The serene figure of this living Sage brings the legendary figure of this country’s ancient rishis nearer to me. One senses that the most wonderful part of this man is withheld. His deepest soul, which one instinctively recognises as being loaded with rich wisdom, eludes one. At times he still remains curiously aloof, and at other times the kindly benediction of his interior grace binds me to him with hoops of steel. I learn to submit to the enigma of his personality, and to accept him as I find him.
I like him greatly because he is so simple and modest, when an atmosphere of authentic greatness lies so palpably around him; because he makes no claim to occult powers and hierophantic knowledge to impress the mystery-loving nature of his countrymen, and also because he is so totally without any traces of pretension and he strongly resists every effort to canonize him during his lifetime.
It seems to me that the presence of men like the Maharshi ensures the continuity down history of a divine message from regions not easily accessible to us all. It seems to me, further, that one must accept the fact that such a sage comes to reveal something to us, not to argue anything with us. At any rate, his teachings make a strong appeal to me. He brings no supernatural power and demands no blind faith. He avoids the dark and debatable waters of wizardry, in which so many promising voyages have ended in shipwreck. He simply puts forward a way of self-analysis which can be practised irrespective of any ancient or modern theories and beliefs which one may hold, a way that will finally lead man to true self-understanding. Again and again, I am aware that the Maharshi’s mind is imparting something to my own, though no words may be passing between us.
Spiritually my life is nearing its peak. I enter the hall and straight away assume my regular meditation posture. An intense interiorization of consciousness comes with the closing of eyes. The Maharshi’s seated form floats in a vivid manner before my mind’s eye. Then the picture disappears leaving me with nothing more than a strongly felt sense of his intimate presence. Tonight I flash swiftly to a pin-point of concentration. Some new and powerful force comes into dynamic action within my inner world and bears me inwards with resistless speed. In the next stage, I stand apart from the intellect, conscious that it is thinking, and watch thoughts with a weird detachment. The power to think, which has hitherto been a matter for merely ordinary pride, now becomes a thing from which to escape, for I perceive with startling clarity that I have been its unconscious captive.
It is strange enough to be able to stand aside and watch the very action of the brain as though it were someone else’s and to see how thoughts take their rise and then die, but it is stranger still to realise intuitively that one is about to penetrate into the mysteries which hide in the innermost recesses of man’s soul. I feel like some Columbus about to land on an uncharted continent. Finally it happens. Thought is extinguished like a snuffed candle. The mind takes its rise in a transcendental source. I remain perfectly calm and fully aware of who I am and what is occurring.Yet my sense of awareness has been drawn out of the narrow confines of the separate personality; it has turned into something sublimely all embracing. Self still exists, but it is a changed, radiant self. With it arrives an amazing new sense of absolute freedom, for thought is like a loom-shuttle which always is going to and fro, and to be freed from its tyrannical motion is to step out of prison into the open air.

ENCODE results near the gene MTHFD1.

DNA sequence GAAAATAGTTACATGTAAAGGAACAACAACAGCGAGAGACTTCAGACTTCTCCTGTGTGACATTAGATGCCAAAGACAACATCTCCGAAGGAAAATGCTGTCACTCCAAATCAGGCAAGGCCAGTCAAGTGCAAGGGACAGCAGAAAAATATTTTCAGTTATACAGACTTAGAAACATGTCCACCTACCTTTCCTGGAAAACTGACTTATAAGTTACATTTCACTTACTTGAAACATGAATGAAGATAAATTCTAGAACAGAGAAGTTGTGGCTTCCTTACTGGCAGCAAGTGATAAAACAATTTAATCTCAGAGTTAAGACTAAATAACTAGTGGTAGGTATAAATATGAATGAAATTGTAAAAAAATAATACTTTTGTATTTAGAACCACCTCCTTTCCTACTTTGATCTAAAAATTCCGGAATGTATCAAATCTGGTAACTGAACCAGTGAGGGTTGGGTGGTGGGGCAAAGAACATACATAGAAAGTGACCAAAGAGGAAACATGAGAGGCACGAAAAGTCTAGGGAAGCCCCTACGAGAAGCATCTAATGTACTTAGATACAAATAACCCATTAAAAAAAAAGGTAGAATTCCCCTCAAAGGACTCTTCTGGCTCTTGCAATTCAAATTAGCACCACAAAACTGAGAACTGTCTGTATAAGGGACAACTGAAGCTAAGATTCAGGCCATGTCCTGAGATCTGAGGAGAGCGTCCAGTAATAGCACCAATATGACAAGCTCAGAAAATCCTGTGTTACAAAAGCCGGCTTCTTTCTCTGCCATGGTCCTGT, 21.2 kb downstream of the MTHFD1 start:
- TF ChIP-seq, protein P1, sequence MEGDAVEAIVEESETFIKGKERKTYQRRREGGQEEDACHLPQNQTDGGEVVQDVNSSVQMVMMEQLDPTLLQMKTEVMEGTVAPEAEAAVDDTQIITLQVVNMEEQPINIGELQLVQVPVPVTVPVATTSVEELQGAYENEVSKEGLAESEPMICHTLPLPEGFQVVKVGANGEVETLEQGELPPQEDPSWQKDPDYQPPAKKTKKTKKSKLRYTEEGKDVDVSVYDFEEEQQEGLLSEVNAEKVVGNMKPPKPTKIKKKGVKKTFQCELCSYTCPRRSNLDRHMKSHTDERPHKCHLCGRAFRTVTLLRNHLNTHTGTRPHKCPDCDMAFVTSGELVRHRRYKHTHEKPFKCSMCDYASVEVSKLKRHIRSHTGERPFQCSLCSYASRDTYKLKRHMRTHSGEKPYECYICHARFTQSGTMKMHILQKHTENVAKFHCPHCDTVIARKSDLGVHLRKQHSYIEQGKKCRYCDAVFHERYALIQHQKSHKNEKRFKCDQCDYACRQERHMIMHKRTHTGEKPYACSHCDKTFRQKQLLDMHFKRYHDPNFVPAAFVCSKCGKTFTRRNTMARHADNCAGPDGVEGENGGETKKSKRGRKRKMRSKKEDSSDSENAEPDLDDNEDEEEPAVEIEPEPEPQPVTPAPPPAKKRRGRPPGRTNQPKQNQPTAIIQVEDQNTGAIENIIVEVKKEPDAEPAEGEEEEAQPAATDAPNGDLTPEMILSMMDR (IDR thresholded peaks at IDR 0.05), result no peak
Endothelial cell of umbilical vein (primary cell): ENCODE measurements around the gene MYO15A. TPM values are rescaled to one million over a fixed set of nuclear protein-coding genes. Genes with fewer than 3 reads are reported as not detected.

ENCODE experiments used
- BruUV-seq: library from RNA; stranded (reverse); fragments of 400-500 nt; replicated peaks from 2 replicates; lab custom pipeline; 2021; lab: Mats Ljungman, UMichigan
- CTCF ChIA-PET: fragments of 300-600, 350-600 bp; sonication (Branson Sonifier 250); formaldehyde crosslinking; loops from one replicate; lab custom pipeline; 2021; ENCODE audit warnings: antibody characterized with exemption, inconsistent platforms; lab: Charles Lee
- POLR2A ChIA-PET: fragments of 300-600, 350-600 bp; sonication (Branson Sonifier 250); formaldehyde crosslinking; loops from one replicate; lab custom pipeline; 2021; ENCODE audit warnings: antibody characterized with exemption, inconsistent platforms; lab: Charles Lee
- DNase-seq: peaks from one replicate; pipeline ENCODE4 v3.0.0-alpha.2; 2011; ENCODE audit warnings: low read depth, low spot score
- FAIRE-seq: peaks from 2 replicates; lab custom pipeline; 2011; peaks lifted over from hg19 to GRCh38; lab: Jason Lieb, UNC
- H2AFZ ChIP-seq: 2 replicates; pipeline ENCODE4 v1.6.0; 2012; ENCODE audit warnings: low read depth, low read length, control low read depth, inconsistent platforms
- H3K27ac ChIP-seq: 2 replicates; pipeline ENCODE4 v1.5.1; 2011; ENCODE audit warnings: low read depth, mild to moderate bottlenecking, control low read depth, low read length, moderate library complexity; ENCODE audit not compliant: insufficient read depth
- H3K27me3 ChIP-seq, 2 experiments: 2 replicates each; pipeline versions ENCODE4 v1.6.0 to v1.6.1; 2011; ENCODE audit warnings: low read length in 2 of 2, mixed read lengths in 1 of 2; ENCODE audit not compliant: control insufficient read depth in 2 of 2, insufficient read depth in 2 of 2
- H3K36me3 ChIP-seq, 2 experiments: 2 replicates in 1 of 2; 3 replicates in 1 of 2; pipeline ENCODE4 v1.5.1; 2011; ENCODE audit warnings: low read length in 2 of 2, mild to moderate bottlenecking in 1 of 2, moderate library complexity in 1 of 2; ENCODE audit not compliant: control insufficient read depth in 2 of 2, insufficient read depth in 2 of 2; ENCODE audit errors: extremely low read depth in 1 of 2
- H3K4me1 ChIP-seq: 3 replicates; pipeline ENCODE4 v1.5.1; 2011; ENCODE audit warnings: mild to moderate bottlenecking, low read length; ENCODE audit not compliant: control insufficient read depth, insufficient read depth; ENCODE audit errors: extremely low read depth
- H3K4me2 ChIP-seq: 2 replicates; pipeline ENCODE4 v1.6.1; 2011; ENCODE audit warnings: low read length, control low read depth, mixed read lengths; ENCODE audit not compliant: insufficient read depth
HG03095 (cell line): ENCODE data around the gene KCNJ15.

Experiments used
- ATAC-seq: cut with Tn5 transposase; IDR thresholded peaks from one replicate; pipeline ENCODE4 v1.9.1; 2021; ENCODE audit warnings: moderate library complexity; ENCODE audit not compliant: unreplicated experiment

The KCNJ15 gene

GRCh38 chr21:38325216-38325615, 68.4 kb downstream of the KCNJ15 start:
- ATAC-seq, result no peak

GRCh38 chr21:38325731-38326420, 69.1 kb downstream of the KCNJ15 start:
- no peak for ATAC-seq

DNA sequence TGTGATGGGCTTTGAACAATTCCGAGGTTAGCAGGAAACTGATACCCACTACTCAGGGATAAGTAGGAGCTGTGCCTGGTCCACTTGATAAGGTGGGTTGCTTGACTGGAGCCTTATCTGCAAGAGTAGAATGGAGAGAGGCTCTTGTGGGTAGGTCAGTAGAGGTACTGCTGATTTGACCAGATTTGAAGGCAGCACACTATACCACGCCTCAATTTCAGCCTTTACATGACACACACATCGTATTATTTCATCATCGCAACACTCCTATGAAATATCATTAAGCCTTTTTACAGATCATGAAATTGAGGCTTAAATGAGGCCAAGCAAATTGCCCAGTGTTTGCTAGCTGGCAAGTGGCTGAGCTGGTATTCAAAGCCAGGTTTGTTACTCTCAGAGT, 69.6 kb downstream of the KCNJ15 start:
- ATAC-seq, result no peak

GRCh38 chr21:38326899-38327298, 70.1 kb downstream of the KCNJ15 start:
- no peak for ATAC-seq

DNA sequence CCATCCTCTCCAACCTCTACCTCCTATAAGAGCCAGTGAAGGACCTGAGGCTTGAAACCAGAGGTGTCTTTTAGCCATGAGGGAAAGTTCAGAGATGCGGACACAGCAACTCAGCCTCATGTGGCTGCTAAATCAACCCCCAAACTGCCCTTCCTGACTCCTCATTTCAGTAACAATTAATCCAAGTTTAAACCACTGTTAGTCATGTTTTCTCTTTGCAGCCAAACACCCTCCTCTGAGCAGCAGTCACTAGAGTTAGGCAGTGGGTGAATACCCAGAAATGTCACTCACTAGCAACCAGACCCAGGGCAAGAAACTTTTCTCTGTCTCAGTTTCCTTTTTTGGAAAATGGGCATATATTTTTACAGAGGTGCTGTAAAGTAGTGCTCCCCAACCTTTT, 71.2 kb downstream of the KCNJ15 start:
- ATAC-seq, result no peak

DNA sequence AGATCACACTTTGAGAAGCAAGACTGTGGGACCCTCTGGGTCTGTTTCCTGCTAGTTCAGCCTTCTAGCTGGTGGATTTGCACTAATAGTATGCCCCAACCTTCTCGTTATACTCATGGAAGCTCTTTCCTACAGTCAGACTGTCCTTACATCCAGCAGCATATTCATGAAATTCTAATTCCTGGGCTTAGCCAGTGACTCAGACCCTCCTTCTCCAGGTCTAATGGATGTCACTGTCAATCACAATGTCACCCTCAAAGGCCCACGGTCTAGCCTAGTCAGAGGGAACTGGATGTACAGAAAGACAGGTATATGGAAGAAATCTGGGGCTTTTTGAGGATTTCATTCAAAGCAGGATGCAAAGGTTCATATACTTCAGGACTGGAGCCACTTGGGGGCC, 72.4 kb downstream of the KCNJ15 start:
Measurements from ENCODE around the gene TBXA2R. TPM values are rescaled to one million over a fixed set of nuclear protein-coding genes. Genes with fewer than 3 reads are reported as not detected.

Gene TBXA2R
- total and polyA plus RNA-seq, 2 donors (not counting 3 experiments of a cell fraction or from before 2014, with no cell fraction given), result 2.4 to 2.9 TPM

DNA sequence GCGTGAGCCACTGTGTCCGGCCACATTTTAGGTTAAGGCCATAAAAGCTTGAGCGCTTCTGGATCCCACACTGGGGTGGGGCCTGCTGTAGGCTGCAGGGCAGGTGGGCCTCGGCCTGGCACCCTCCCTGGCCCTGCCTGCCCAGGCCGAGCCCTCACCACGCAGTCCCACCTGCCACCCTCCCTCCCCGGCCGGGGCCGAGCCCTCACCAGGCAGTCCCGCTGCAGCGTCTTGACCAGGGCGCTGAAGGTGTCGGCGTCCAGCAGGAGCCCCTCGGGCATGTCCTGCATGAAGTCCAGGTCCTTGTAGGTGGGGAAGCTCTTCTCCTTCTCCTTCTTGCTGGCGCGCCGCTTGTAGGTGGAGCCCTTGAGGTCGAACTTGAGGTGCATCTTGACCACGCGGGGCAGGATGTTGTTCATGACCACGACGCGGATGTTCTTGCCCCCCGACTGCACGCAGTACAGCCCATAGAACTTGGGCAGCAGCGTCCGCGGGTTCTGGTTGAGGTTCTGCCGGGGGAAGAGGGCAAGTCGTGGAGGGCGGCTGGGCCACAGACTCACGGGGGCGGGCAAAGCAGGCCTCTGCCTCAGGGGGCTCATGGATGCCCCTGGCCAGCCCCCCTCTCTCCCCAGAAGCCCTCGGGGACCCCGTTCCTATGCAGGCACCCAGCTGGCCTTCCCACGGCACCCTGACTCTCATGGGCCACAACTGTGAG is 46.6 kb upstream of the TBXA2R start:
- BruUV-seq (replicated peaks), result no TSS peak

I find myself outside the rim of world consciousness. The planet, which has so far harboured me, disappears. I am in the midst of an ocean of blazing light. The latter, I feel rather than think, is the primeval stuff out of which worlds are created, the first state of matter. It stretches away into untellable infinite space, incredibly alive. I, the new I, rest in the lap of holy bliss. I have drunk the Platonic Cup of Lethe, so that yesterday’s bitter memories and tomorrow’s anxious cares have disappeared completely. I have attained a divine liberty and an almost indescribable felicity. My arms embrace all creation with profound sympathy, for I understand in the deepest possible way that to know all is not merely to pardon all, but to love all. My heart is remoulded in rapture.
With the fall of dusk I take my farewells of everyone except the Maharshi. I feel quietly content because my battle for spiritual certitude has been won, and because I have won it without sacrificing my dearly held rationalism for a blind credulity. Yet when the Maharshi comes to the courtyard with me a little later, my contentment suddenly deserts me. This man has strangely conquered me and it deeply affects my feelings to leave him. He has grappled me to his own soul with unseen hooks that are harder than steel, although he has sought only to restore a man to himself, to set him free and not to enslave him. He has taken me into the benign presence of my spiritual self and helped me, dull Westerner that I am, to translate a meaningless term into a living and blissful experience. My adventure in self-metamorphosis is now over.
~ to be continued…!
The next episode lists the anecdotes in his various books written.
Image courtesy: David Godman